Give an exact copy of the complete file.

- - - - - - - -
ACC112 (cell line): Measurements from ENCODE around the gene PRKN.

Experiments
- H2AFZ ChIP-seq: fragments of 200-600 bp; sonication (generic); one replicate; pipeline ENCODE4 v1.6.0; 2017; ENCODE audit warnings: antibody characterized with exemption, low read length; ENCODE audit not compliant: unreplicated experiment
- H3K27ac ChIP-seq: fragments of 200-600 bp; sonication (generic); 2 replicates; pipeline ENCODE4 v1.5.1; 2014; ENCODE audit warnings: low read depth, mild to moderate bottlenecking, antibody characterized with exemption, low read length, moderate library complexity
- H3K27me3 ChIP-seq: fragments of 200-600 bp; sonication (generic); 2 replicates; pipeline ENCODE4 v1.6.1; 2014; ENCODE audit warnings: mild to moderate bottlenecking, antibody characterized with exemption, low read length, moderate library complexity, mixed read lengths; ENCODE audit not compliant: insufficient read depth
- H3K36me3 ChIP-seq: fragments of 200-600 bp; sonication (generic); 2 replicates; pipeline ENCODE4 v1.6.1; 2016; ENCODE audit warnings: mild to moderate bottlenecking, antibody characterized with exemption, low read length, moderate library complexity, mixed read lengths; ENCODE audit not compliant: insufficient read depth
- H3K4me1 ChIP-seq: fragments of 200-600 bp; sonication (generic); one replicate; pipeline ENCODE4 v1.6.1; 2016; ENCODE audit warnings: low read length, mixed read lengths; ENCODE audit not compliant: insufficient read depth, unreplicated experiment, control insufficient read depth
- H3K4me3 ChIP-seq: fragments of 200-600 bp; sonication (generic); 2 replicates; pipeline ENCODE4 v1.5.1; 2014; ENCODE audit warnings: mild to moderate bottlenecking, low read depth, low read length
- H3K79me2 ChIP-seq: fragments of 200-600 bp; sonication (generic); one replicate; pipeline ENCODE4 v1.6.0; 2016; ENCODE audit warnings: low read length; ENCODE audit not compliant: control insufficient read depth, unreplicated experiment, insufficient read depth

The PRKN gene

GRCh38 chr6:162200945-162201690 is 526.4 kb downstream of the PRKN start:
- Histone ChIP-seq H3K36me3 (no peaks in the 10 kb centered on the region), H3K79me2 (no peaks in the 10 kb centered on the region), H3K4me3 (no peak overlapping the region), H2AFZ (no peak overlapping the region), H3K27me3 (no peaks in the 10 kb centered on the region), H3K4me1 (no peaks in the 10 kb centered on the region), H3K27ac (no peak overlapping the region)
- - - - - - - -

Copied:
ACC112 (cell line): Measurements from ENCODE around the gene PRKN.

Experiments
- H2AFZ ChIP-seq: fragments of 200-600 bp; sonication (generic); one replicate; pipeline ENCODE4 v1.6.0; 2017; ENCODE audit warnings: antibody characterized with exemption, low read length; ENCODE audit not compliant: unreplicated experiment
- H3K27ac ChIP-seq: fragments of 200-600 bp; sonication (generic); 2 replicates; pipeline ENCODE4 v1.5.1; 2014; ENCODE audit warnings: low read depth, mild to moderate bottlenecking, antibody characterized with exemption, low read length, moderate library complexity
- H3K27me3 ChIP-seq: fragments of 200-600 bp; sonication (generic); 2 replicates; pipeline ENCODE4 v1.6.1; 2014; ENCODE audit warnings: mild to moderate bottlenecking, antibody characterized with exemption, low read length, moderate library complexity, mixed read lengths; ENCODE audit not compliant: insufficient read depth
- H3K36me3 ChIP-seq: fragments of 200-600 bp; sonication (generic); 2 replicates; pipeline ENCODE4 v1.6.1; 2016; ENCODE audit warnings: mild to moderate bottlenecking, antibody characterized with exemption, low read length, moderate library complexity, mixed read lengths; ENCODE audit not compliant: insufficient read depth
- H3K4me1 ChIP-seq: fragments of 200-600 bp; sonication (generic); one replicate; pipeline ENCODE4 v1.6.1; 2016; ENCODE audit warnings: low read length, mixed read lengths; ENCODE audit not compliant: insufficient read depth, unreplicated experiment, control insufficient read depth
- H3K4me3 ChIP-seq: fragments of 200-600 bp; sonication (generic); 2 replicates; pipeline ENCODE4 v1.5.1; 2014; ENCODE audit warnings: mild to moderate bottlenecking, low read depth, low read length
- H3K79me2 ChIP-seq: fragments of 200-600 bp; sonication (generic); one replicate; pipeline ENCODE4 v1.6.0; 2016; ENCODE audit warnings: low read length; ENCODE audit not compliant: control insufficient read depth, unreplicated experiment, insufficient read depth

The PRKN gene

GRCh38 chr6:162200945-162201690 is 526.4 kb downstream of the PRKN start:
- Histone ChIP-seq H3K36me3 (no peaks in the 10 kb centered on the region), H3K79me2 (no peaks in the 10 kb centered on the region), H3K4me3 (no peak overlapping the region), H2AFZ (no peak overlapping the region), H3K27me3 (no peaks in the 10 kb centered on the region), H3K4me1 (no peaks in the 10 kb centered on the region), H3K27ac (no peak overlapping the region)